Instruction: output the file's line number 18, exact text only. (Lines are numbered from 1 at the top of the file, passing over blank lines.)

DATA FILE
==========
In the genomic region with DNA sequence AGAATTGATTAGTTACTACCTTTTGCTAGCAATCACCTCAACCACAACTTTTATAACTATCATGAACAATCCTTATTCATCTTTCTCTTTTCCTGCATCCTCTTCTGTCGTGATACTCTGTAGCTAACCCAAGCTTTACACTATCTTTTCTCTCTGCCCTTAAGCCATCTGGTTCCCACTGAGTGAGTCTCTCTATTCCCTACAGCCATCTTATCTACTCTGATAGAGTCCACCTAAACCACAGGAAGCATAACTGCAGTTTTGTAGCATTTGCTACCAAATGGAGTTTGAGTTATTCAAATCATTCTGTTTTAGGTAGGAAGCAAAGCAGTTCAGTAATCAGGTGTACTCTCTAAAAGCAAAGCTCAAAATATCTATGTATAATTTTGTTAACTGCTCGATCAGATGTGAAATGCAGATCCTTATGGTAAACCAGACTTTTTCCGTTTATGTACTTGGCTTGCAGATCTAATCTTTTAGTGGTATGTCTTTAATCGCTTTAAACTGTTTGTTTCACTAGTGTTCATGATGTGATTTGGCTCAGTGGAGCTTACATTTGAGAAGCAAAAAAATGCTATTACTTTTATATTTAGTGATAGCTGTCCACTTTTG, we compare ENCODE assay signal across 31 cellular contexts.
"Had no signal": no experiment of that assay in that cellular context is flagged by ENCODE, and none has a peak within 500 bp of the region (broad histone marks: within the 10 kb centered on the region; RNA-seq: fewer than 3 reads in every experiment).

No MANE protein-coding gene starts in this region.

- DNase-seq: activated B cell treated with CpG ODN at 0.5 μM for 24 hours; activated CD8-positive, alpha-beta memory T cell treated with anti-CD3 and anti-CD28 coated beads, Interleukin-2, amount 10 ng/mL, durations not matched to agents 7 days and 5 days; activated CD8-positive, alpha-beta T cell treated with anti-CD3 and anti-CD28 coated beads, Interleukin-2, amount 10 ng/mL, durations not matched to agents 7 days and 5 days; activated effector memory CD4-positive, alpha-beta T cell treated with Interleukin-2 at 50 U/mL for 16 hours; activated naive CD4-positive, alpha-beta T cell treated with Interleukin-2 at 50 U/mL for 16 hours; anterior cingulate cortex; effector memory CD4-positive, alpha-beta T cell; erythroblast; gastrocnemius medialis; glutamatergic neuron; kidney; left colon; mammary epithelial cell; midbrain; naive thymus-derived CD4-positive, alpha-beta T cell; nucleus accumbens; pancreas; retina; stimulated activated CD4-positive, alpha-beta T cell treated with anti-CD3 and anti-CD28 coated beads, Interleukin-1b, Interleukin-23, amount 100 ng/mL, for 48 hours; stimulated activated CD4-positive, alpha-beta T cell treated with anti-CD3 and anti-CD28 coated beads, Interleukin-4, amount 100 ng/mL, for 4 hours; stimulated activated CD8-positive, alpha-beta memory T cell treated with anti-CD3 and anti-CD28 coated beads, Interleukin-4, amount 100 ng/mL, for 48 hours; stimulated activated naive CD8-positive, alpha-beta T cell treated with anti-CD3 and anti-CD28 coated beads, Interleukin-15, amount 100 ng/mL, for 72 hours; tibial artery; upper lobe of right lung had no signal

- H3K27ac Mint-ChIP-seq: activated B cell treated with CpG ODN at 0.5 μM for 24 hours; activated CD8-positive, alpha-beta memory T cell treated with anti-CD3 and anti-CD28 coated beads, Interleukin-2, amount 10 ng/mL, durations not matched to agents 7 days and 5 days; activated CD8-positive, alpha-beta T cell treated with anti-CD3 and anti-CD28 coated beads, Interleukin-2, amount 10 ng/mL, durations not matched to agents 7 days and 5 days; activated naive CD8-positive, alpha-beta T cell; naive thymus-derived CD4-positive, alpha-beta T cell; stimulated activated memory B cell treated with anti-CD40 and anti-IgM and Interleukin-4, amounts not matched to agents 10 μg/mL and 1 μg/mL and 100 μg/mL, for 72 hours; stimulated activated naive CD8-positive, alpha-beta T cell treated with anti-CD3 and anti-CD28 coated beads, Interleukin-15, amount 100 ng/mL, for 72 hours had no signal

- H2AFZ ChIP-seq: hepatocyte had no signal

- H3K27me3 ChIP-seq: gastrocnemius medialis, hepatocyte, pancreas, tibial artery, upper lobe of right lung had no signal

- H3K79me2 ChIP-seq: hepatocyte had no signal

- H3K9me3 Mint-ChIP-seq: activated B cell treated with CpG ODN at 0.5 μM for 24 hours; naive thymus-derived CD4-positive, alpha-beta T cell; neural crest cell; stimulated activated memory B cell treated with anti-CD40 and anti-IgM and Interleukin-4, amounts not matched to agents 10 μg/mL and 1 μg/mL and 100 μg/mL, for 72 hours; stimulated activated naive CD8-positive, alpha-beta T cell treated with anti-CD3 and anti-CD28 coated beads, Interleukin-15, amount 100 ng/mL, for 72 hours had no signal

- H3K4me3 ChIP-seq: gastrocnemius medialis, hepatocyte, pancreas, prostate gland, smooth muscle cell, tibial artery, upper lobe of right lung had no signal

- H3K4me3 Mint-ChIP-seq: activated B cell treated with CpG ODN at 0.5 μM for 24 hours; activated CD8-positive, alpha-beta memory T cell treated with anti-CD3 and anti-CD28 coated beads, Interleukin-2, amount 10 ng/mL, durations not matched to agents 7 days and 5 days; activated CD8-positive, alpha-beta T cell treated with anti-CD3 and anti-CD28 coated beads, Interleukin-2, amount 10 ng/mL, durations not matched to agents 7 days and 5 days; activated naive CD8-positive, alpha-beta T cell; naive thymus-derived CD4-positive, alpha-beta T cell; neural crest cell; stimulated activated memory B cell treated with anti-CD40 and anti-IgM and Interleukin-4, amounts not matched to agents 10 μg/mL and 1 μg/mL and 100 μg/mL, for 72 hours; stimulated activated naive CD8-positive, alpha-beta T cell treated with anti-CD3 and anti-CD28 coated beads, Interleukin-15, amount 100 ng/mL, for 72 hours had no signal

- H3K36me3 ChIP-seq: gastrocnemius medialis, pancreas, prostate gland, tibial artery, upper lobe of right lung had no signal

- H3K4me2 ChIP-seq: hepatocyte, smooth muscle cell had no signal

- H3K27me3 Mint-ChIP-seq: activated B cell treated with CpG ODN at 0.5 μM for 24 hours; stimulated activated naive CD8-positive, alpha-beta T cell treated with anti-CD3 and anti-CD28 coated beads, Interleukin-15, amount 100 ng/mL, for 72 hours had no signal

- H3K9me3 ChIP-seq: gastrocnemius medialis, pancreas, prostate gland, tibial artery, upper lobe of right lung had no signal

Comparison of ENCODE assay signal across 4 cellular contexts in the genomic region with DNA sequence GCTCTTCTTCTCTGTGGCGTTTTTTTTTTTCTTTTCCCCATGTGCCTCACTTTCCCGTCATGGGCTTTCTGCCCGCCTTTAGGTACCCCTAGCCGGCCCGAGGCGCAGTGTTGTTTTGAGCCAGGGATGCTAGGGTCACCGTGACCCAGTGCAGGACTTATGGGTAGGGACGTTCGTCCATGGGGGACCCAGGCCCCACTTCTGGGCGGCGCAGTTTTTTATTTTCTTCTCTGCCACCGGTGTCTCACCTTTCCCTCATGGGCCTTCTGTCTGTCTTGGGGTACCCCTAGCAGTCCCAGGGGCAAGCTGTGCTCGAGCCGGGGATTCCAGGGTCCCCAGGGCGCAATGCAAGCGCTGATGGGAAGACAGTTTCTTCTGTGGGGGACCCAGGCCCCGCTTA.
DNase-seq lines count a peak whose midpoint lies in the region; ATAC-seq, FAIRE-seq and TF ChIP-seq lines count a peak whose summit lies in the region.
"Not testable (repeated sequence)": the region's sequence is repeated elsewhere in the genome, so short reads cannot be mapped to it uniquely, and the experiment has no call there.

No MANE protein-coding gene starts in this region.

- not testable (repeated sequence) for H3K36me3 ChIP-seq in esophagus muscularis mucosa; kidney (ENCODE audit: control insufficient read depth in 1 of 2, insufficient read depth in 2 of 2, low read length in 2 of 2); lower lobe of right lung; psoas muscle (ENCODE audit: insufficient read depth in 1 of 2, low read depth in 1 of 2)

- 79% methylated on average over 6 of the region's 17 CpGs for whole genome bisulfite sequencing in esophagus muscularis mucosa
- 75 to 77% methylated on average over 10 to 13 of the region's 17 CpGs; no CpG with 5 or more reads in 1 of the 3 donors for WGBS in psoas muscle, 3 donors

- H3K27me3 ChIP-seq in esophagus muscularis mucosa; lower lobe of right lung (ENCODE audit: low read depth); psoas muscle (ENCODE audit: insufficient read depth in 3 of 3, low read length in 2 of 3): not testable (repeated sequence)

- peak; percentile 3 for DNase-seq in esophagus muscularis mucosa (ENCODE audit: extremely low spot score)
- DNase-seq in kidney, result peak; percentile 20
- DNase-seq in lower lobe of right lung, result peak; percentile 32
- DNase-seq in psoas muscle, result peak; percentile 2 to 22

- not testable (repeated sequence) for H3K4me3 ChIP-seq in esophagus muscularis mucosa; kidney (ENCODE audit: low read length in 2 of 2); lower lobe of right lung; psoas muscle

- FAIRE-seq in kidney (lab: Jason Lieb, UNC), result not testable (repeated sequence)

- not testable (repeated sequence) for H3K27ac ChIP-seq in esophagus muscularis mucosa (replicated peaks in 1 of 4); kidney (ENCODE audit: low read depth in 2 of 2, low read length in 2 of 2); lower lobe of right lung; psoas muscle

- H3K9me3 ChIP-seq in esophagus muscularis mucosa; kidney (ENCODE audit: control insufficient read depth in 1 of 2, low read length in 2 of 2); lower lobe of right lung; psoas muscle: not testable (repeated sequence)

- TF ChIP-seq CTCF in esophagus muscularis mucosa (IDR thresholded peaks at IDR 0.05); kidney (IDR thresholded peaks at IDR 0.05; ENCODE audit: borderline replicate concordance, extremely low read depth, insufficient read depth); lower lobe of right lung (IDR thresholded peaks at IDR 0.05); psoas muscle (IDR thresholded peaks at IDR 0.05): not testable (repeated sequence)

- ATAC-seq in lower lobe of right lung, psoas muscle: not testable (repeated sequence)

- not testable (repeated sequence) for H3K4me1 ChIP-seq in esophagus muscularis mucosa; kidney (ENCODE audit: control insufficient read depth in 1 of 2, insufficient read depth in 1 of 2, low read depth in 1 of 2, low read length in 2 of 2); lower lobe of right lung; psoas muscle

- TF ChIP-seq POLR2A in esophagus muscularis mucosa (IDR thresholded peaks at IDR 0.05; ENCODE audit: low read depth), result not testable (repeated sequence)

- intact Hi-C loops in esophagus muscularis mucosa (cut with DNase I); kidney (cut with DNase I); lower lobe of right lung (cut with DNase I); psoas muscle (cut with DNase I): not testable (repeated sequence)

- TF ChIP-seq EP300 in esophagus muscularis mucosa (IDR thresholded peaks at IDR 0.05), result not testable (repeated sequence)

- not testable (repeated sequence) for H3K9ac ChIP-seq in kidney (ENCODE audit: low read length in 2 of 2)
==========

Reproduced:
"Not testable (repeated sequence)": the region's sequence is repeated elsewhere in the genome, so short reads cannot be mapped to it uniquely, and the experiment has no call there.